CAIRO – 23 June 2022: A Roman-era ship was discovered by accident off the Greek island of Antikythera over 120 years ago.
It is considered the richest ancient shipwreck in the world for archaeologists to extract treasures from, and one of its latest finds is the head of a lost statue of Hercules.
"It's a very impressive piece of marble, having a large beard, a very special face, and short hair. There is no doubt that he is Hercules," said Professor Lorenz Böhmer, the classical archaeologist overseeing the underwater mission with the University of Geneva.
The discovery of the statue along with another marble statue base, human teeth and parts of the ship's equipment was made possible by removing three 8.5-ton boulders that had partially covered the wreckage at the sea bed.
For three weeks, the research team of marine archaeologists and specially trained divers - working at depths of 50 meters - were able to reach a previously unexplored area, according to the British Guardian.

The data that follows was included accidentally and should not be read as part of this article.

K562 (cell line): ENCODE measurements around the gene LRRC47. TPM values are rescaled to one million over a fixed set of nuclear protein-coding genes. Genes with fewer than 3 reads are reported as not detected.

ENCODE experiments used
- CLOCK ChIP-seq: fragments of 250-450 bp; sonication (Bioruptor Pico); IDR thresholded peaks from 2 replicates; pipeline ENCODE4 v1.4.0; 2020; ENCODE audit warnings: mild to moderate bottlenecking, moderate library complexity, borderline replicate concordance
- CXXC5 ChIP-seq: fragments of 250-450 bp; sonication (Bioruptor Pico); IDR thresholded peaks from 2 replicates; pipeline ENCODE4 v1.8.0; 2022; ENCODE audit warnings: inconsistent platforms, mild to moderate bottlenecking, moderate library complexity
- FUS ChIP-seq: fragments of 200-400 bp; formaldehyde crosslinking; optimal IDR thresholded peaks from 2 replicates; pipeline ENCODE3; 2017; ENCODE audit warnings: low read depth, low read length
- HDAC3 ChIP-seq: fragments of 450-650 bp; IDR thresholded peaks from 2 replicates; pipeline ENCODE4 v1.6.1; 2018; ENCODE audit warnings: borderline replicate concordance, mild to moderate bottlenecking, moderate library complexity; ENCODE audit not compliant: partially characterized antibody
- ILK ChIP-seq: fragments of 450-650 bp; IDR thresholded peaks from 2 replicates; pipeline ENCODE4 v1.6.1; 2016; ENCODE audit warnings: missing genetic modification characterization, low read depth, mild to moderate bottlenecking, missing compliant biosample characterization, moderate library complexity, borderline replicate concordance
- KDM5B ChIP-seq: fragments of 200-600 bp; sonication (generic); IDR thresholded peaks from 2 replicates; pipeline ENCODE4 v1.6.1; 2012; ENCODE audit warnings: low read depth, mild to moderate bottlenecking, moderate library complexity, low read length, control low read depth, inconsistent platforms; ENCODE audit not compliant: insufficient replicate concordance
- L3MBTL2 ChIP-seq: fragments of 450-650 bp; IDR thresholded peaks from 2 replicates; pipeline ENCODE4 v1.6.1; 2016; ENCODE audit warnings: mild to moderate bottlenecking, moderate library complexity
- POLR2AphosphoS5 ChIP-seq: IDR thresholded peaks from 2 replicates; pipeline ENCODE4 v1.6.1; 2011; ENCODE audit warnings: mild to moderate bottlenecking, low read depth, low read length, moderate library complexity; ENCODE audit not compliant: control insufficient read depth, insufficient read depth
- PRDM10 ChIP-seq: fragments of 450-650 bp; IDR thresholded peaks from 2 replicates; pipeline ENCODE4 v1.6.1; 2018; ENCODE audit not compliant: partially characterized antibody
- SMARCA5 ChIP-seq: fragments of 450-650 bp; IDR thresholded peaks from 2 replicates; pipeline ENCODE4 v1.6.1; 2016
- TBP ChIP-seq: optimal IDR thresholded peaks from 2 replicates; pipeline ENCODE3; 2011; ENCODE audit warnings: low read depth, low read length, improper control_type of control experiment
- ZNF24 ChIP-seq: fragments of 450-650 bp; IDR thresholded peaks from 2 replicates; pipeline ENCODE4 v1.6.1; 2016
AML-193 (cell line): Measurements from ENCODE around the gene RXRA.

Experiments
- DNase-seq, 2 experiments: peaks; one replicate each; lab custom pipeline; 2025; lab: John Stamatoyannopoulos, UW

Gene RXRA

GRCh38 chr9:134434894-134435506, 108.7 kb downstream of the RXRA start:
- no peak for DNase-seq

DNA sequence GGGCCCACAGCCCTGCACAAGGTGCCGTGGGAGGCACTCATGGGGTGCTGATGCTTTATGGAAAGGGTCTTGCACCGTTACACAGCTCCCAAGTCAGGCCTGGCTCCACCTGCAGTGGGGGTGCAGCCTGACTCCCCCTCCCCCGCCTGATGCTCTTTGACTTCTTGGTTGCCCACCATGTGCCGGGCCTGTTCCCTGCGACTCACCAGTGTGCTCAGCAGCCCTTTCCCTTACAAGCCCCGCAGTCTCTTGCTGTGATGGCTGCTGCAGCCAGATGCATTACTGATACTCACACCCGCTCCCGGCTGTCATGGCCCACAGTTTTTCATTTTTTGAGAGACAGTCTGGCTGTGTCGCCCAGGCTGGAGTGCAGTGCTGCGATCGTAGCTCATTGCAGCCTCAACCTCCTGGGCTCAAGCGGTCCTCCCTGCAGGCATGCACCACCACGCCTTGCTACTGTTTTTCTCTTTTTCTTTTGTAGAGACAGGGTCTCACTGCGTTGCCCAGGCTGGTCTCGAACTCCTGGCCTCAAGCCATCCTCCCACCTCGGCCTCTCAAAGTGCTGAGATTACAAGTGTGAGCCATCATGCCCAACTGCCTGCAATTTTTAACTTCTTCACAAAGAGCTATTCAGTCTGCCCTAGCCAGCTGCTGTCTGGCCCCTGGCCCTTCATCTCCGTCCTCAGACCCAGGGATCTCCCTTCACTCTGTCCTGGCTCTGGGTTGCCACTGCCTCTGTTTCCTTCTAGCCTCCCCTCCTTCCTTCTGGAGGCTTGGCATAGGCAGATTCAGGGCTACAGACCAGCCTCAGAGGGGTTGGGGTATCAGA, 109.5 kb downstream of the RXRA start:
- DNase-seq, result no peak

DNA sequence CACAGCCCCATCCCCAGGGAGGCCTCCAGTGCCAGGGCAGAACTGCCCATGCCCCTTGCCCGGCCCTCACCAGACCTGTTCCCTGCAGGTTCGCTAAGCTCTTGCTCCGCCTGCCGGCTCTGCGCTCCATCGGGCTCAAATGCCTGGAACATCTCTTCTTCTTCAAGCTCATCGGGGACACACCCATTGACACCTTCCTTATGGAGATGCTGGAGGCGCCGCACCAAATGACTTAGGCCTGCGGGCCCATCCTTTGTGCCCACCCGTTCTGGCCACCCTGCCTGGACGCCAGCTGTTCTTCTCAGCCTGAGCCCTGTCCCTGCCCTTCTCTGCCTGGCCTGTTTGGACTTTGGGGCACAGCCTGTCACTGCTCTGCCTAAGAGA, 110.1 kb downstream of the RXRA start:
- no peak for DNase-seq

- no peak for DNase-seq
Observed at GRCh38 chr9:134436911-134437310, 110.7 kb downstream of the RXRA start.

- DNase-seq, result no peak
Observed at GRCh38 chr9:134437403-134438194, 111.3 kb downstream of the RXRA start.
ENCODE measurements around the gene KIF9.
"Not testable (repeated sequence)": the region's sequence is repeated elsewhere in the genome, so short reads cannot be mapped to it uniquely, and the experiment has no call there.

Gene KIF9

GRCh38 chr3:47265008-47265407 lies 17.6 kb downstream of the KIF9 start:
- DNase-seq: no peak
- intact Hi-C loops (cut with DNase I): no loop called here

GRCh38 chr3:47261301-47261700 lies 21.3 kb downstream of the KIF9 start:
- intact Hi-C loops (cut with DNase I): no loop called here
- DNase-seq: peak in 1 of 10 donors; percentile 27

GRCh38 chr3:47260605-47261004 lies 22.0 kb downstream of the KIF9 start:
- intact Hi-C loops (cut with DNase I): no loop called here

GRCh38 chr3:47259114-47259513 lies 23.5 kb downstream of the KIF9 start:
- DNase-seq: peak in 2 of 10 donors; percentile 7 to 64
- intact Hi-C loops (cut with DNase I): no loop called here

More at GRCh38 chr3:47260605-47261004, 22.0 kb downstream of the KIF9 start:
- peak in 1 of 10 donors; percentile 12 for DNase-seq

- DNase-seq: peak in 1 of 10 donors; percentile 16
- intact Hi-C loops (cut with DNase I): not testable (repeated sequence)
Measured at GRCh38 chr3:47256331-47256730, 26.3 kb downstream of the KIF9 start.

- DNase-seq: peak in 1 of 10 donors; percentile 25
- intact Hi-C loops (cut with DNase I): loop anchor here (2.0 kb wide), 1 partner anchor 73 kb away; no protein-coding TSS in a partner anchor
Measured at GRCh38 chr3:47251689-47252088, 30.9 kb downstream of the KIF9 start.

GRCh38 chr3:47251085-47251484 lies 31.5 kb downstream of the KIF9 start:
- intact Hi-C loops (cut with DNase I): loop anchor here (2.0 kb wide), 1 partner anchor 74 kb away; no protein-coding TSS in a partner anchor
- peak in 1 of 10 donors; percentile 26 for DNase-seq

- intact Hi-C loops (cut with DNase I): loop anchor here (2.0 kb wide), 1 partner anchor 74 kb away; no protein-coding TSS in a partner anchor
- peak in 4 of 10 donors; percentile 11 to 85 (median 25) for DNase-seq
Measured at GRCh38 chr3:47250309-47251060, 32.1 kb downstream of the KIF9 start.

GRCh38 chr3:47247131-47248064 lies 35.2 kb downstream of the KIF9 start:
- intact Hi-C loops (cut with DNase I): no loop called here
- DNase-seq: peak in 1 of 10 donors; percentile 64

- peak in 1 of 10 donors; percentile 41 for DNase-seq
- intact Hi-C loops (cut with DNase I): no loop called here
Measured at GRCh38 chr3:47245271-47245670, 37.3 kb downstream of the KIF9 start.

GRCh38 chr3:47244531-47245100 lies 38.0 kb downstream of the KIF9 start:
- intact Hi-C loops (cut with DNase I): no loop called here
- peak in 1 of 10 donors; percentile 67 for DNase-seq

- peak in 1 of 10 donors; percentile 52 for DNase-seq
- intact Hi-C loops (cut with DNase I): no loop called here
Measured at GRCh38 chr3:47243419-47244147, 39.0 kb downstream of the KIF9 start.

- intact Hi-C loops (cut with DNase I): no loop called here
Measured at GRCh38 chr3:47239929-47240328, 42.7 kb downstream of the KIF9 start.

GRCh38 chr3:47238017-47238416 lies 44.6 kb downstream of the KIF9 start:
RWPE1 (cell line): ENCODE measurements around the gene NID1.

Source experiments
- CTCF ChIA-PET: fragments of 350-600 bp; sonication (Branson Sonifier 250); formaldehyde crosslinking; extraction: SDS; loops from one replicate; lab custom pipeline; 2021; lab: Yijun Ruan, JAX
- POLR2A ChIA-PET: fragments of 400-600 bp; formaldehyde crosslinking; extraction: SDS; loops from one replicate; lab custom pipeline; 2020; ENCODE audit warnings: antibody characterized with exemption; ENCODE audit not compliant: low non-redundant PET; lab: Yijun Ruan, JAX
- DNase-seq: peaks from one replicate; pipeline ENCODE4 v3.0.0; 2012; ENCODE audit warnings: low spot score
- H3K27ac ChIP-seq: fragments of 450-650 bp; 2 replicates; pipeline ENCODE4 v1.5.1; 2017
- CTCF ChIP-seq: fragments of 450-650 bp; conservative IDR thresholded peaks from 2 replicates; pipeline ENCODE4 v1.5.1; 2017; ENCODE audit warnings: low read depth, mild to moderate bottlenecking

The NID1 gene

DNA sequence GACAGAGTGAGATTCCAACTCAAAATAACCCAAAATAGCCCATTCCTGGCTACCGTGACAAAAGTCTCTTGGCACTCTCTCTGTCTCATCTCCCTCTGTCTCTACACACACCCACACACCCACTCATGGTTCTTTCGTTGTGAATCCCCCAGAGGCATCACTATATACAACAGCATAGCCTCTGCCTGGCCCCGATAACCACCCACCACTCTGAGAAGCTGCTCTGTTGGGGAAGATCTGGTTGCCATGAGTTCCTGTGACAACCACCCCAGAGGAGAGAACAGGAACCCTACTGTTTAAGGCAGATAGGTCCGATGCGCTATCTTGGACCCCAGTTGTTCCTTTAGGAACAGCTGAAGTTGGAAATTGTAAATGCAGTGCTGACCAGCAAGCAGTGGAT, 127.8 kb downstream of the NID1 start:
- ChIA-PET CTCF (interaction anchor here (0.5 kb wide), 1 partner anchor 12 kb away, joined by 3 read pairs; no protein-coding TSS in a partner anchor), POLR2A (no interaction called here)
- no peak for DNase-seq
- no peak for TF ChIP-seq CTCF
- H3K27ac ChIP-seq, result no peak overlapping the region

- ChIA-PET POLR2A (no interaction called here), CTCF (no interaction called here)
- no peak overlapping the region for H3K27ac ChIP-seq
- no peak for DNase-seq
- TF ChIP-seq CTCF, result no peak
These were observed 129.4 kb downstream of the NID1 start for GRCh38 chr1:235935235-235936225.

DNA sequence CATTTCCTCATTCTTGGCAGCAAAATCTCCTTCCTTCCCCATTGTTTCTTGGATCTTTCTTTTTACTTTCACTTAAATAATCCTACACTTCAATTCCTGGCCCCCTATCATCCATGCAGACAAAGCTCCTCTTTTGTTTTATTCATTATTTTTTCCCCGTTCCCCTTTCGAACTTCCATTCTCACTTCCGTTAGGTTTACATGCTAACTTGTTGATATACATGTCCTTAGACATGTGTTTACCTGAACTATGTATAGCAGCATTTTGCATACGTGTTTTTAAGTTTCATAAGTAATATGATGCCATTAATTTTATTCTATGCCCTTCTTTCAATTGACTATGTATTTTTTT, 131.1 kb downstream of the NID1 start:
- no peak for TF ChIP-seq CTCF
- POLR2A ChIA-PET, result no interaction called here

The ship is believed to have sank in a storm off the small island of Antikythera during the first 50 years of the 1st century BC, and was recovered by sponge divers in 1901. Among its payloads of giant marbles, bronze statues, ceramics and glassware, they found a mysterious wave device used to map the motions of the sun, moon and planets that scientists describe as the world's first analog computer.
The reason why the instrument, known as the Antikythera, remained on the ship remains unknown. It is widely believed to have been traveling from the eastern Mediterranean to Rome.